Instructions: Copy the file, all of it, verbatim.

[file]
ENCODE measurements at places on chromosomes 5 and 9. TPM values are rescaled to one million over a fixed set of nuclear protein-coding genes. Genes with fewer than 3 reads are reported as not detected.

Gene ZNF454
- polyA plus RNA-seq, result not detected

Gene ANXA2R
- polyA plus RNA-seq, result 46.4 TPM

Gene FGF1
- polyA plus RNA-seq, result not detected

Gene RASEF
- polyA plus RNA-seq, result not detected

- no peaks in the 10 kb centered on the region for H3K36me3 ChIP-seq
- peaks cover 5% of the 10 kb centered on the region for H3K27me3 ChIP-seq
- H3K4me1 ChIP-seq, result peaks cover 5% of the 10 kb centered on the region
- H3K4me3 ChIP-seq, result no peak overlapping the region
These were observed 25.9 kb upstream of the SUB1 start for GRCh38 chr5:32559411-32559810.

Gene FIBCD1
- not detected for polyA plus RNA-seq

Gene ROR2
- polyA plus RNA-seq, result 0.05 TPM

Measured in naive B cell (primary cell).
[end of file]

ENCODE measurements at places on chromosomes 5 and 9. TPM values are rescaled to one million over a fixed set of nuclear protein-coding genes. Genes with fewer than 3 reads are reported as not detected.

Gene ZNF454
- polyA plus RNA-seq, result not detected

Gene ANXA2R
- polyA plus RNA-seq, result 46.4 TPM

Gene FGF1
- polyA plus RNA-seq, result not detected

Gene RASEF
- polyA plus RNA-seq, result not detected

- no peaks in the 10 kb centered on the region for H3K36me3 ChIP-seq
- peaks cover 5% of the 10 kb centered on the region for H3K27me3 ChIP-seq
- H3K4me1 ChIP-seq, result peaks cover 5% of the 10 kb centered on the region
- H3K4me3 ChIP-seq, result no peak overlapping the region
These were observed 25.9 kb upstream of the SUB1 start for GRCh38 chr5:32559411-32559810.

Gene FIBCD1
- not detected for polyA plus RNA-seq

Gene ROR2
- polyA plus RNA-seq, result 0.05 TPM

Measured in naive B cell (primary cell).